As Saskatchewan farmers wrap up the last bit of seeding, there’s abundant optimism for this year’s crop.
“Our moisture conditions are good right now,” said Dave Shepherd, location manager for AgriTeam in Glaslyn, in north-western Saskatchewan. The crops, he added, are “looking really good.”
West of Glaslyn, things are progressing nicely, said Ian Weber, sales manager with Warrington AgroDynamic in Mervin. Emergence is looking good. “Things are jumping, that’s for sure.”
It’s the same story through much of the province. While dry pockets still linger, the latest Saskatchewan Crop Report noted that crops are rated as good to excellent overall. Topsoil moisture on cropland is rated as 86 per cent adequate, eight per cent surplus and six per cent short. Pasture and hayland topsoil is also generally good, at 84 per cent adequate.
Some areas see flooding, hail, insects
Many areas welcomed rain in the last week, which should boost crop emergence in areas that were still dry. But some areas could stand to turn down the taps. Flooding was reported in the southeast, southwest, and east-central areas. The south-western community of Shaunavon has received the most rain so far this spring—216 mm since April 1st.
The crop report also noted hail in the Turtleford and Barthel area, although there wasn’t much damage expected. Shepherd said hail hit peas in the Glaslyn area, but he expects the crop to recover.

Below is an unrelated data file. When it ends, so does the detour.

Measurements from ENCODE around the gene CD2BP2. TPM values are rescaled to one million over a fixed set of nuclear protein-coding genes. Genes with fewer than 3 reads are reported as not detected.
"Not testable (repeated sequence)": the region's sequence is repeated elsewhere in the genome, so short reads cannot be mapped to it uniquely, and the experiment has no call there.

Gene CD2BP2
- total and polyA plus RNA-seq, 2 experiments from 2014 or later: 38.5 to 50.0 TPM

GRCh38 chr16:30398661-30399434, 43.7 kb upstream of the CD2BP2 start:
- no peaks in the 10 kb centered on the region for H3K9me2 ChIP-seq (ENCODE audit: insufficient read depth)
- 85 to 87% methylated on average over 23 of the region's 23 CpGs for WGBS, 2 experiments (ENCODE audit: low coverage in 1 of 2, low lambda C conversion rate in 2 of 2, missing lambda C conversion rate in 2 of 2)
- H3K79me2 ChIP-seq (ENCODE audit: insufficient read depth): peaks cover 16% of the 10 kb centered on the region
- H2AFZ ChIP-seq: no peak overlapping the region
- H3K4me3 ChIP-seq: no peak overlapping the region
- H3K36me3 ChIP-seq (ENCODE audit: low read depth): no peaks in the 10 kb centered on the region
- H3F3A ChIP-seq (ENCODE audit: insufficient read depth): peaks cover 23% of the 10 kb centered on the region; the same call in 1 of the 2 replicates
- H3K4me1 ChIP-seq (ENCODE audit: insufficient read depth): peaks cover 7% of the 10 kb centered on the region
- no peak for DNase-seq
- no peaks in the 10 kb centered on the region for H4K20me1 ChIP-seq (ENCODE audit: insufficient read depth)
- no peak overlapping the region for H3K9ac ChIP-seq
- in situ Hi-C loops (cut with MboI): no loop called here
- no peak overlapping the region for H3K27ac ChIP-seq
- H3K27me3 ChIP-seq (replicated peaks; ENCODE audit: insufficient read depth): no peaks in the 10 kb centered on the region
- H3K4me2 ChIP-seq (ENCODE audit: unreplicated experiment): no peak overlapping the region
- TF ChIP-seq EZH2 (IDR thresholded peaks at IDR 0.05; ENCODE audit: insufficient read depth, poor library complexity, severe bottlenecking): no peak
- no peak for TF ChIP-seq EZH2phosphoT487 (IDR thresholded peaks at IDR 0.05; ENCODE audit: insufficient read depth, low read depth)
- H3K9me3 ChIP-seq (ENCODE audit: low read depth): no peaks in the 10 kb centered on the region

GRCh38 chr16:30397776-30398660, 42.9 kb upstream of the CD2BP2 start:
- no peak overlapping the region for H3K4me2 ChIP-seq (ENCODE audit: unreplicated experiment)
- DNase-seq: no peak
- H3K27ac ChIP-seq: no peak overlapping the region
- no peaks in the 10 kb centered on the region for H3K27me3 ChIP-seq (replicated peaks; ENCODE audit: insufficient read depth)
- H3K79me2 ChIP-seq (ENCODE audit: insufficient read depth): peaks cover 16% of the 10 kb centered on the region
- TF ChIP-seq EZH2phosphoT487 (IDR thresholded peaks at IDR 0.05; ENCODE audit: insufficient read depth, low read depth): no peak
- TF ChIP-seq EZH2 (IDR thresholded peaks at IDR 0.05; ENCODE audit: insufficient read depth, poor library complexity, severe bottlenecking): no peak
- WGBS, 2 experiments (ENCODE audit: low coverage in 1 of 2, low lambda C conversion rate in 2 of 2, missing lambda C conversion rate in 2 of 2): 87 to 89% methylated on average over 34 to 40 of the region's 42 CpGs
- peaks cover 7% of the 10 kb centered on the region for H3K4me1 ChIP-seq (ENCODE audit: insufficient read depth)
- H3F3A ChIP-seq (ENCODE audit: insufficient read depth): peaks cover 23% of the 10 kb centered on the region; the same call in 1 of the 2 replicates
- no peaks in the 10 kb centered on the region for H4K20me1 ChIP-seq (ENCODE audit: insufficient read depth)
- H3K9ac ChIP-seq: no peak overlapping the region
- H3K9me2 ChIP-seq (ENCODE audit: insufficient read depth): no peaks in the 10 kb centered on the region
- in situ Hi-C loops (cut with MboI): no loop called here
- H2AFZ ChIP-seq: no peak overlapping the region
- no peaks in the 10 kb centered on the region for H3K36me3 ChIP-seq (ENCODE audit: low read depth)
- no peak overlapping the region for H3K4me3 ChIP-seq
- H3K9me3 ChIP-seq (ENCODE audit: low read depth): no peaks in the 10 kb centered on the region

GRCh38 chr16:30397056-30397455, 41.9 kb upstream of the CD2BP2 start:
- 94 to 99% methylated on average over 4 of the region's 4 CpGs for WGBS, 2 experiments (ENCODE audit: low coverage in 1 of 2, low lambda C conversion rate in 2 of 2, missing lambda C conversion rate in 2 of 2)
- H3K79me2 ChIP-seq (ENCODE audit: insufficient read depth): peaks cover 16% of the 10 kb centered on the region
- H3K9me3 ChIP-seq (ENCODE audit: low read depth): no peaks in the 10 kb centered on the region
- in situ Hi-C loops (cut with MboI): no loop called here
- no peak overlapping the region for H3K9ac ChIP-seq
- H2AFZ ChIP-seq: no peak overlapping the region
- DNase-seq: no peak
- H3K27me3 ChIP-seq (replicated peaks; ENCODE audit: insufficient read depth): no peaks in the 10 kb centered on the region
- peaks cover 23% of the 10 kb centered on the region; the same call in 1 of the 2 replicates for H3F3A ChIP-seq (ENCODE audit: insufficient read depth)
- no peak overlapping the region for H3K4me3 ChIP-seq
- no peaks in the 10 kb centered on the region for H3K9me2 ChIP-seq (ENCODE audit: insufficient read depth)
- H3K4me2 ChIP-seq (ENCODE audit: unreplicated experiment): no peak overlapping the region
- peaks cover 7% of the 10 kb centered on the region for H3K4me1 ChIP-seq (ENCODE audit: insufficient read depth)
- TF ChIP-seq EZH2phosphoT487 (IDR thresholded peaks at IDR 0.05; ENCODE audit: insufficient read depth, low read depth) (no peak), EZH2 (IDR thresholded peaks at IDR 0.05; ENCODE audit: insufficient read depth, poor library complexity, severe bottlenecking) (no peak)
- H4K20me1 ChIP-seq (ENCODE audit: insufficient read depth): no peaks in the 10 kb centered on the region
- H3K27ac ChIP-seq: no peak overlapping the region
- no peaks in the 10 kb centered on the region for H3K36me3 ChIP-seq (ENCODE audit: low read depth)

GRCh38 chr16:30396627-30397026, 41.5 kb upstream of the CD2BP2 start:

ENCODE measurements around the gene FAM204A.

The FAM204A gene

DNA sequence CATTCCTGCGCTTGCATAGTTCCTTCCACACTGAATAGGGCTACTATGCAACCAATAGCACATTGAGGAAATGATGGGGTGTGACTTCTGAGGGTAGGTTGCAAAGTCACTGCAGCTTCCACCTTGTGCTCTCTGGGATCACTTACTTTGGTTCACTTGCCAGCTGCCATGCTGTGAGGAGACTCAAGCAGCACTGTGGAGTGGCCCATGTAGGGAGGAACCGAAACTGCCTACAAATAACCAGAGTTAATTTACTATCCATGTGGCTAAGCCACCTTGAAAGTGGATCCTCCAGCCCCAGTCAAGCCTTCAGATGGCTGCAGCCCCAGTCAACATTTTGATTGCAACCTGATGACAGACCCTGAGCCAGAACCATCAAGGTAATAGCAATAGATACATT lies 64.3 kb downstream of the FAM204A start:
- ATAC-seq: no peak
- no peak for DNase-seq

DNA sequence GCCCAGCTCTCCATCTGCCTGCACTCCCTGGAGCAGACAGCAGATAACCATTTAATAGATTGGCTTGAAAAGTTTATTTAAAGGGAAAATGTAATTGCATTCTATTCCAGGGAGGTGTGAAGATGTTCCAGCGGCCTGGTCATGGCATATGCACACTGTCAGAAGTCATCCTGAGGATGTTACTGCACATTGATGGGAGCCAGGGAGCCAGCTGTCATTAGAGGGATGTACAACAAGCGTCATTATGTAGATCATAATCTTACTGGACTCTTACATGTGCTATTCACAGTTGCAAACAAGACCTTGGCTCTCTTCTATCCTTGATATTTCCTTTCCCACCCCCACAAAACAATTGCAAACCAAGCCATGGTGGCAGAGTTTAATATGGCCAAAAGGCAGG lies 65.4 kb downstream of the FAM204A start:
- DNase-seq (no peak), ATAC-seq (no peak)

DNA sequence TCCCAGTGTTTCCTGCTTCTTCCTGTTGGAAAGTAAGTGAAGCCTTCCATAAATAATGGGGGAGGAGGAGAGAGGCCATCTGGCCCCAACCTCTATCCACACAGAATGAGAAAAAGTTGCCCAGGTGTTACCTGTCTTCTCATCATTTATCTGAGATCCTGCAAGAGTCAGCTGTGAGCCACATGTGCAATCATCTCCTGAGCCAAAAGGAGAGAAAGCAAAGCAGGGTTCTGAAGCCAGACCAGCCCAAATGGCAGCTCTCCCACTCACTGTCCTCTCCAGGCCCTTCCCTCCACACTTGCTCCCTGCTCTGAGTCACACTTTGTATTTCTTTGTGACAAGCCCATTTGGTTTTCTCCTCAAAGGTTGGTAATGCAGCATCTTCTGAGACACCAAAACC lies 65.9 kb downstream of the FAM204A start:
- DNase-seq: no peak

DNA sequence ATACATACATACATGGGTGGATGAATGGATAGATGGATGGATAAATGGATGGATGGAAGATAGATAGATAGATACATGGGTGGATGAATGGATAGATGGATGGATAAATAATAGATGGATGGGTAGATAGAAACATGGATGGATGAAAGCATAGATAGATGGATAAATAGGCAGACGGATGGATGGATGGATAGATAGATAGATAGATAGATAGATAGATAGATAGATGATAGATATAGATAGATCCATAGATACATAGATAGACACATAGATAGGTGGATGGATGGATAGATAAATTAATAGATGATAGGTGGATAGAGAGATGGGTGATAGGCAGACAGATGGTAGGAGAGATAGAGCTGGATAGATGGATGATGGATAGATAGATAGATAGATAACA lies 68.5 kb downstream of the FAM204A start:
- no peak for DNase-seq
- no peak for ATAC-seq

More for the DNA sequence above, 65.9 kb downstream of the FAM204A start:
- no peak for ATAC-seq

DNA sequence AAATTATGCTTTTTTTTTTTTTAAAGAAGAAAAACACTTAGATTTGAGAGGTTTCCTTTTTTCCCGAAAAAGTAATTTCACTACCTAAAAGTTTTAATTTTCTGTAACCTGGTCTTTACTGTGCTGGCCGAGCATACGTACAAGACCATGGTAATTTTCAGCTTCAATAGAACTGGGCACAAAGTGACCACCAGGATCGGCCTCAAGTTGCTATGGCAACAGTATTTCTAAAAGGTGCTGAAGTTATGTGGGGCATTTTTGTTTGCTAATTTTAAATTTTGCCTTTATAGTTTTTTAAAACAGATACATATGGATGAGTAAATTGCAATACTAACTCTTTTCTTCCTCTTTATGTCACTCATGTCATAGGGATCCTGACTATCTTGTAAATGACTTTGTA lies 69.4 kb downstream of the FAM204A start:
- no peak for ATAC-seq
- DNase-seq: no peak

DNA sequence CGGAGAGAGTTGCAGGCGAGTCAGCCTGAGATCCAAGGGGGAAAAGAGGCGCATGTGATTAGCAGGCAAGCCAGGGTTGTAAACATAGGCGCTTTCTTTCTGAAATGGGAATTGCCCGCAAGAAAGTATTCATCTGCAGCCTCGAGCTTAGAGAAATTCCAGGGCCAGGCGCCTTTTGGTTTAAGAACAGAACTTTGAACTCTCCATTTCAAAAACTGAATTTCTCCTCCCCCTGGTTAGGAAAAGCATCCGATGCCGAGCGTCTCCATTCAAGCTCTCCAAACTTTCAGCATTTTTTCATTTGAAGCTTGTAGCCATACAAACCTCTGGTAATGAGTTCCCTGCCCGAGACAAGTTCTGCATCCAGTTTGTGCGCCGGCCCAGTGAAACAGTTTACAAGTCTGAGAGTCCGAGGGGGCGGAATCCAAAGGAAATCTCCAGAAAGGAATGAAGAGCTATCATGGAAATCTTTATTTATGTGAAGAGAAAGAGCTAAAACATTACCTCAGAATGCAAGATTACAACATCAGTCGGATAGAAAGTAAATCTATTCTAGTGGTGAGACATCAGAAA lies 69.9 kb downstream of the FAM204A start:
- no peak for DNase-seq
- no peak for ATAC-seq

Some farmers in the southeast, central, and northeast areas are seeing insect damage from flea beetles or cutworms. Tent caterpillars are also damaging trees in the southeast, according to the crop report.
Weber said some farmers in his area were spraying for flea beetles. “It’s still not as bad as other years,” he said. Better emergence and lack of frost mean crops are relatively resilient. Weber only knew of one farmer spraying for cutworms.
Shepherd said he hadn’t heard of farmers spraying for insects so far in his area. Overall, everything is as good as anyone can expect, he said. Even canola that was touched by frost earlier this year has bounced back, he added.
Weber was also happy with crop conditions this year. He was especially impressed by early weed control efforts this spring.
“Anywhere where guys did a burn-off, the results are pretty amazing. Fields are clean,” said Weber.
Over the next week, farmers will be spraying peas, and doing their first pass in canola, if they haven’t already, Weber said.
Shepherd noted nitrogen prices are softening a little more than normal. He also said now was a good time to do some forward pricing.